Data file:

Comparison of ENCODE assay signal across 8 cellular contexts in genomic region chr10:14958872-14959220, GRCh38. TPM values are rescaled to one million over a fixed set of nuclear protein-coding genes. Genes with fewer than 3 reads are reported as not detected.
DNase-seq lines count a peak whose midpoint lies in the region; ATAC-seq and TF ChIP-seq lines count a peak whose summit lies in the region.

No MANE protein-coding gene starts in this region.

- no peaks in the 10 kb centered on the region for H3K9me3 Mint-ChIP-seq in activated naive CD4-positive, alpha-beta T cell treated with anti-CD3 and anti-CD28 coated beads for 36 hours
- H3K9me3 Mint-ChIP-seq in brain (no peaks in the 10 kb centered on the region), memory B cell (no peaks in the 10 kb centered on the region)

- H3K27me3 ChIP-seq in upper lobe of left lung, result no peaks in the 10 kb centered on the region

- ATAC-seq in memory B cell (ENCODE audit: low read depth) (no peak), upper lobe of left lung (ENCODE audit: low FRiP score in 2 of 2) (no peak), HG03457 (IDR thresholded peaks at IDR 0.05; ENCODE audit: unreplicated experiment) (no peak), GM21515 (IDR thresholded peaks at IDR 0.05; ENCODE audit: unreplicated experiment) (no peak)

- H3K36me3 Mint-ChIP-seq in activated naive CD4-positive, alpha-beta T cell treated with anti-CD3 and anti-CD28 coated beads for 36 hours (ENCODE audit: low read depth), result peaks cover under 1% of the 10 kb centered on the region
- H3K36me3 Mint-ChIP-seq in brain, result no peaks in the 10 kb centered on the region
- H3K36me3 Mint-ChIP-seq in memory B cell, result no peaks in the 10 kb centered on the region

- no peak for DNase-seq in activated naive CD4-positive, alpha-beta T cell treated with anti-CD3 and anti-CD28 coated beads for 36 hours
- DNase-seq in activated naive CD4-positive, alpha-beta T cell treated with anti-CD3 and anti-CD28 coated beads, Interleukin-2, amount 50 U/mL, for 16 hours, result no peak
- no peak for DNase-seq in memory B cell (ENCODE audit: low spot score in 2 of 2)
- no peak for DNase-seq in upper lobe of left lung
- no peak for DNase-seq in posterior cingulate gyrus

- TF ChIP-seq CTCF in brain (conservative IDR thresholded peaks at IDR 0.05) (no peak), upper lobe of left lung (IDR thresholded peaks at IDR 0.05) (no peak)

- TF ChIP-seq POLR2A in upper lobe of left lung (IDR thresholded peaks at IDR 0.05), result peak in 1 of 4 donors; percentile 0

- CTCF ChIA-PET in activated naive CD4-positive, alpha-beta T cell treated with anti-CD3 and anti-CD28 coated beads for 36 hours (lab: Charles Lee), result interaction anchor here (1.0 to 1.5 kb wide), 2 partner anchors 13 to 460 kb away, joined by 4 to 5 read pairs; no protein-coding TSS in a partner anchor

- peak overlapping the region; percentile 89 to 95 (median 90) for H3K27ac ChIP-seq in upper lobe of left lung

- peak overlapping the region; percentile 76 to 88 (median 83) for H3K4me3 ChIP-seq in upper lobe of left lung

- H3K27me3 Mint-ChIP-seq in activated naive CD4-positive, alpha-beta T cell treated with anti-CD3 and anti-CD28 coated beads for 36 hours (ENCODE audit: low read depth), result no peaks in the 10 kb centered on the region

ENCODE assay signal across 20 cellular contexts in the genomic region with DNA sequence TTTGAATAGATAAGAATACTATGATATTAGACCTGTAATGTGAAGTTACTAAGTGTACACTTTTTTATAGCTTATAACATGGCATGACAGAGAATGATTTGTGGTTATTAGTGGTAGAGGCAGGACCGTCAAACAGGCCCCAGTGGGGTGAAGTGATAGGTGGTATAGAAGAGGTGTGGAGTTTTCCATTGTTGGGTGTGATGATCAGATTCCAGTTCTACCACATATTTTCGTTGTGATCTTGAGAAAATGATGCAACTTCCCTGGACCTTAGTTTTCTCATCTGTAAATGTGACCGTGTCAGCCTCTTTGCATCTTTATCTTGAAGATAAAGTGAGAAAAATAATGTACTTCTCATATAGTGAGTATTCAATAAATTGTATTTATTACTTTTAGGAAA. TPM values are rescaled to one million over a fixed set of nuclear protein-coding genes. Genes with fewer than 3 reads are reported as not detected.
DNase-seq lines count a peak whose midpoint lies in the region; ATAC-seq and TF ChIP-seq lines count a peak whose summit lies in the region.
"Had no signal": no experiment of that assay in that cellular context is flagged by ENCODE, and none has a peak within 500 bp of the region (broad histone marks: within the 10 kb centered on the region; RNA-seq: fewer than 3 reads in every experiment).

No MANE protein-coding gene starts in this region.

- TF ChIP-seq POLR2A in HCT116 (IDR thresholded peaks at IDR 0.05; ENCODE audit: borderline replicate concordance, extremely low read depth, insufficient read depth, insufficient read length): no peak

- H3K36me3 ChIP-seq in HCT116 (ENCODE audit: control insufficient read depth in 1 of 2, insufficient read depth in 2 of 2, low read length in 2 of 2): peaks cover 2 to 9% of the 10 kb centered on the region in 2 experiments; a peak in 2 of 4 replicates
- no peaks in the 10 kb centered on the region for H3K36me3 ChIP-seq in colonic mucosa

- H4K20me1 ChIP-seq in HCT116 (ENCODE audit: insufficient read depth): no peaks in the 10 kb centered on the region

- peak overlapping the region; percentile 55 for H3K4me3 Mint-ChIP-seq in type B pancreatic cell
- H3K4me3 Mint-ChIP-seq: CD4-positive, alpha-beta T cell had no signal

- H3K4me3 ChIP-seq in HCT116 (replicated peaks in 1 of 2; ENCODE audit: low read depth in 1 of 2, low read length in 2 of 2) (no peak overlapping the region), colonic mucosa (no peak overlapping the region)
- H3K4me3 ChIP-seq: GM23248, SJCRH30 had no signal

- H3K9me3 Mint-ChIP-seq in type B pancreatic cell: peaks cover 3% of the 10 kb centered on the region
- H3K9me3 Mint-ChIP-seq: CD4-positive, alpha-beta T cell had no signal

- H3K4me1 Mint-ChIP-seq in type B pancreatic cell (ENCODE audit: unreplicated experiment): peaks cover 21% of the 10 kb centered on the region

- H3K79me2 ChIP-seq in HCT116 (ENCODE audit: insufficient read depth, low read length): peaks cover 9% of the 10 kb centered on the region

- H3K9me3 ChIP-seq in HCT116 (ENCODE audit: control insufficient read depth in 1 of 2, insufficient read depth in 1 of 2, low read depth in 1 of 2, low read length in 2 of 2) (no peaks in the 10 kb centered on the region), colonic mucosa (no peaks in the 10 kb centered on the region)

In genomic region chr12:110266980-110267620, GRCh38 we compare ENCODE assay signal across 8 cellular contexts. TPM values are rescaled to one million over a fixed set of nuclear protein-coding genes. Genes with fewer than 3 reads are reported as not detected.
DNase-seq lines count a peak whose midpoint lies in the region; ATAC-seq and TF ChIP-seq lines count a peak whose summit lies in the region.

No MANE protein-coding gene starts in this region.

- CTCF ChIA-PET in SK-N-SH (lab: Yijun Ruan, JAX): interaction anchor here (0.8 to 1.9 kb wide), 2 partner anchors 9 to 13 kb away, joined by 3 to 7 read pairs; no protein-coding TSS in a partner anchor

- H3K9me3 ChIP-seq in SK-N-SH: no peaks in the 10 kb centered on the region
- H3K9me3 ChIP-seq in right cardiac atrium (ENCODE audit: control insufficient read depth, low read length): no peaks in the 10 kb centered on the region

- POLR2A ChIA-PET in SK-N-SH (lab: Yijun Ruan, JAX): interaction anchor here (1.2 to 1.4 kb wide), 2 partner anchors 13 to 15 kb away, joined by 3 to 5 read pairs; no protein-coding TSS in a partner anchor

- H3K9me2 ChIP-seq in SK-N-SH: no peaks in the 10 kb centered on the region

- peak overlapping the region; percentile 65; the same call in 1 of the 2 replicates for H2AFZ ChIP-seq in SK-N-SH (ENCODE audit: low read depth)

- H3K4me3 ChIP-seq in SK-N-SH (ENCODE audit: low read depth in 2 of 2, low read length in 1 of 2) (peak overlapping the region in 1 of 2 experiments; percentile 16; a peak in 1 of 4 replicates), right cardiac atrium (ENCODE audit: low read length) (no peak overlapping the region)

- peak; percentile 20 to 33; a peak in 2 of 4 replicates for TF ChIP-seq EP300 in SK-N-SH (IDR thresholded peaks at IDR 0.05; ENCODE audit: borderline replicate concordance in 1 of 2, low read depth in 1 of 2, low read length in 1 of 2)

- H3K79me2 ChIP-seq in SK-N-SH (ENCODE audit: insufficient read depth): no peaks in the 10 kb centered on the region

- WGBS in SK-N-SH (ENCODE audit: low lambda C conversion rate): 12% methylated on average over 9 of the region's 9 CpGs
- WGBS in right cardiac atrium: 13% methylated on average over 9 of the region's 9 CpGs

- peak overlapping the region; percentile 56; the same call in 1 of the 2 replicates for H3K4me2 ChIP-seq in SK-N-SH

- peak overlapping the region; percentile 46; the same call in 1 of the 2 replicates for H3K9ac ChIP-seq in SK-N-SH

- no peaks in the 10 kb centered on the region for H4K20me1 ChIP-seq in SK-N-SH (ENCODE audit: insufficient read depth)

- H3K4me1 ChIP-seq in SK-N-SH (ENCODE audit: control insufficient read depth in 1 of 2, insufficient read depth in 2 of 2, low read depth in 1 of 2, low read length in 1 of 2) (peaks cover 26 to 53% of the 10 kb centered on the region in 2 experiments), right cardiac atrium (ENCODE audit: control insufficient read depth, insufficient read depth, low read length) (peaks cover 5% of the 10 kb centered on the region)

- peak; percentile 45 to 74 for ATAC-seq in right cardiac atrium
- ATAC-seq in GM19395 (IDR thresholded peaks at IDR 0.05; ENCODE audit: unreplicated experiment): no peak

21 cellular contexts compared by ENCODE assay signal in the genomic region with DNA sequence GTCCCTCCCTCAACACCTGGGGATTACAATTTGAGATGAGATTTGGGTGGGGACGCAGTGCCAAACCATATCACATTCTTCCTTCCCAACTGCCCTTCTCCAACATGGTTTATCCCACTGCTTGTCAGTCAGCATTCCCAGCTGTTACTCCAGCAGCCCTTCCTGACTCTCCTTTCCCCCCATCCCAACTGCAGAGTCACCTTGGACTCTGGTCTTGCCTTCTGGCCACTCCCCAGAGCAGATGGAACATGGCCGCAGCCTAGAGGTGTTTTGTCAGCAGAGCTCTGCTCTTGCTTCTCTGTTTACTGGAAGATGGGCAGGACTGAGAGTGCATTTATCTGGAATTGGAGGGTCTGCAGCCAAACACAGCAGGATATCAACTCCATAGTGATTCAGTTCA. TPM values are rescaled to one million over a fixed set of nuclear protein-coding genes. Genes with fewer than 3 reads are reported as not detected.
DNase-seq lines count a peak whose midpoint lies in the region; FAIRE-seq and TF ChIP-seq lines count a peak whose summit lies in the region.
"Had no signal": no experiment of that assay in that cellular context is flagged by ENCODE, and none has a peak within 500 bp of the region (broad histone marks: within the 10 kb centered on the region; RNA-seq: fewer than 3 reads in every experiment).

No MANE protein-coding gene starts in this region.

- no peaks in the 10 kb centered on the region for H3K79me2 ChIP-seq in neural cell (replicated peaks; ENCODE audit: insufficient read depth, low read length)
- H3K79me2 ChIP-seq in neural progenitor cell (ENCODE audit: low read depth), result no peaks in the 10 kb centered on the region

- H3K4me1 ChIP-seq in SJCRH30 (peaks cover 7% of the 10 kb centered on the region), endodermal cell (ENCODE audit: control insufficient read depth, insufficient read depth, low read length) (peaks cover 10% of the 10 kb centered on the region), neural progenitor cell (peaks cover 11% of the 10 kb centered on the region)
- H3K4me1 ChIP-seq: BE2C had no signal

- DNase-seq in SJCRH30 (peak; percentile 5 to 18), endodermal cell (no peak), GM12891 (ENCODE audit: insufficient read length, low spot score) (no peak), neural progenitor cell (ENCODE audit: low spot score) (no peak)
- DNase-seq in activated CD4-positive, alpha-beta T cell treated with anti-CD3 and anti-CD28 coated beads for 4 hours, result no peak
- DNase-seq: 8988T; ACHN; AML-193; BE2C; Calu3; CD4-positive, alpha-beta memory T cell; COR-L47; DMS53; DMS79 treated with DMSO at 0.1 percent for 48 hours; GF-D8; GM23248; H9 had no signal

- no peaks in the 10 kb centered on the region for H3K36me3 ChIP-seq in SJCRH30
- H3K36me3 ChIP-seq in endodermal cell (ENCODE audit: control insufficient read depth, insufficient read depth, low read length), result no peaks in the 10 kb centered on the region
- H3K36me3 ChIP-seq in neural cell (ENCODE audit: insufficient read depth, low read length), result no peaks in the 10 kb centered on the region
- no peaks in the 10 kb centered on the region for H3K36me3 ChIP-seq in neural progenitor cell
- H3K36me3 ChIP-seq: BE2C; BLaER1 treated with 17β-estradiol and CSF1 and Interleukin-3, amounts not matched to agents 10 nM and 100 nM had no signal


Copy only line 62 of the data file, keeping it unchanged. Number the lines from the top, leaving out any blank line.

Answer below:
No MANE protein-coding gene starts in this region.